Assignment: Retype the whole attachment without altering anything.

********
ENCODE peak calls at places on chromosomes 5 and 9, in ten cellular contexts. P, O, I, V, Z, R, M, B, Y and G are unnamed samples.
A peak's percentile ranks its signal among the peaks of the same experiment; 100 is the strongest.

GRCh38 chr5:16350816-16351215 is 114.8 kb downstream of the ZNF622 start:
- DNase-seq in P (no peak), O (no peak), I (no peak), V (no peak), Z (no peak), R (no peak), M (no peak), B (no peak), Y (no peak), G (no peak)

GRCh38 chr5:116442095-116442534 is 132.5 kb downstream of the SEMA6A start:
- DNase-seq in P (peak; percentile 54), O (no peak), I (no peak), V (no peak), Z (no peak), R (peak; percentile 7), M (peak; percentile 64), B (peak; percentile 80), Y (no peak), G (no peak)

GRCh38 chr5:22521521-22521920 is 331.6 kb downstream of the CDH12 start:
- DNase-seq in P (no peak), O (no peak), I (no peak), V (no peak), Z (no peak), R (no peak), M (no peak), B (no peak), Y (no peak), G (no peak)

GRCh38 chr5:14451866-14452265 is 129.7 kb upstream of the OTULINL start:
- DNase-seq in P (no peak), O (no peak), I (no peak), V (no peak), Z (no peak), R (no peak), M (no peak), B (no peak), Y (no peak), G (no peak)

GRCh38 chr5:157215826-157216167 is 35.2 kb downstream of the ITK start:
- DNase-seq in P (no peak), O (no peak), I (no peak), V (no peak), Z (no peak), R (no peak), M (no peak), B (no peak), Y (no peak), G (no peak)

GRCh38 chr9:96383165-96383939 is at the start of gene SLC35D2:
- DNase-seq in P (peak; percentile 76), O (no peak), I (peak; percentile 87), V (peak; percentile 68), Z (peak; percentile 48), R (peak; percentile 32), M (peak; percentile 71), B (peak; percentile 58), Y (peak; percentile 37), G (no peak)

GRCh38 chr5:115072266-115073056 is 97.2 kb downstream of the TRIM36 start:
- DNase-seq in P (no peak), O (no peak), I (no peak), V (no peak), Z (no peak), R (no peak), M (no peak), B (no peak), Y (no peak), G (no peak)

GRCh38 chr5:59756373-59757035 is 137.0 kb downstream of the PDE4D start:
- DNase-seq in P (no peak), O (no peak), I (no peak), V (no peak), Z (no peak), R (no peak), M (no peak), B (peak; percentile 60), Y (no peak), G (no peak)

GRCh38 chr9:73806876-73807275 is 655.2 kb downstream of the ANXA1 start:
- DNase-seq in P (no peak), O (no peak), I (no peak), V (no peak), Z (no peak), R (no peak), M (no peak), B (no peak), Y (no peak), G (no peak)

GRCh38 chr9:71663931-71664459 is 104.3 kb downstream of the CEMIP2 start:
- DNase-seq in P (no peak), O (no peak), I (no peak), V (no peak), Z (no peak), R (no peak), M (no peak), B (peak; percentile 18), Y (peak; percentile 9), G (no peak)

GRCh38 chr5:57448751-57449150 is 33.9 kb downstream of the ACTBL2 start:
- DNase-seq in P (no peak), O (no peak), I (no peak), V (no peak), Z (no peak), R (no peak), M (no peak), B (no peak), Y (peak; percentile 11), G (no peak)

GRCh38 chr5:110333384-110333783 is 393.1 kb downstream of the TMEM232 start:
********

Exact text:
ENCODE peak calls at places on chromosomes 5 and 9, in ten cellular contexts. P, O, I, V, Z, R, M, B, Y and G are unnamed samples.
A peak's percentile ranks its signal among the peaks of the same experiment; 100 is the strongest.

GRCh38 chr5:16350816-16351215 is 114.8 kb downstream of the ZNF622 start:
- DNase-seq in P (no peak), O (no peak), I (no peak), V (no peak), Z (no peak), R (no peak), M (no peak), B (no peak), Y (no peak), G (no peak)

GRCh38 chr5:116442095-116442534 is 132.5 kb downstream of the SEMA6A start:
- DNase-seq in P (peak; percentile 54), O (no peak), I (no peak), V (no peak), Z (no peak), R (peak; percentile 7), M (peak; percentile 64), B (peak; percentile 80), Y (no peak), G (no peak)

GRCh38 chr5:22521521-22521920 is 331.6 kb downstream of the CDH12 start:
- DNase-seq in P (no peak), O (no peak), I (no peak), V (no peak), Z (no peak), R (no peak), M (no peak), B (no peak), Y (no peak), G (no peak)

GRCh38 chr5:14451866-14452265 is 129.7 kb upstream of the OTULINL start:
- DNase-seq in P (no peak), O (no peak), I (no peak), V (no peak), Z (no peak), R (no peak), M (no peak), B (no peak), Y (no peak), G (no peak)

GRCh38 chr5:157215826-157216167 is 35.2 kb downstream of the ITK start:
- DNase-seq in P (no peak), O (no peak), I (no peak), V (no peak), Z (no peak), R (no peak), M (no peak), B (no peak), Y (no peak), G (no peak)

GRCh38 chr9:96383165-96383939 is at the start of gene SLC35D2:
- DNase-seq in P (peak; percentile 76), O (no peak), I (peak; percentile 87), V (peak; percentile 68), Z (peak; percentile 48), R (peak; percentile 32), M (peak; percentile 71), B (peak; percentile 58), Y (peak; percentile 37), G (no peak)

GRCh38 chr5:115072266-115073056 is 97.2 kb downstream of the TRIM36 start:
- DNase-seq in P (no peak), O (no peak), I (no peak), V (no peak), Z (no peak), R (no peak), M (no peak), B (no peak), Y (no peak), G (no peak)

GRCh38 chr5:59756373-59757035 is 137.0 kb downstream of the PDE4D start:
- DNase-seq in P (no peak), O (no peak), I (no peak), V (no peak), Z (no peak), R (no peak), M (no peak), B (peak; percentile 60), Y (no peak), G (no peak)

GRCh38 chr9:73806876-73807275 is 655.2 kb downstream of the ANXA1 start:
- DNase-seq in P (no peak), O (no peak), I (no peak), V (no peak), Z (no peak), R (no peak), M (no peak), B (no peak), Y (no peak), G (no peak)

GRCh38 chr9:71663931-71664459 is 104.3 kb downstream of the CEMIP2 start:
- DNase-seq in P (no peak), O (no peak), I (no peak), V (no peak), Z (no peak), R (no peak), M (no peak), B (peak; percentile 18), Y (peak; percentile 9), G (no peak)

GRCh38 chr5:57448751-57449150 is 33.9 kb downstream of the ACTBL2 start:
- DNase-seq in P (no peak), O (no peak), I (no peak), V (no peak), Z (no peak), R (no peak), M (no peak), B (no peak), Y (peak; percentile 11), G (no peak)

GRCh38 chr5:110333384-110333783 is 393.1 kb downstream of the TMEM232 start: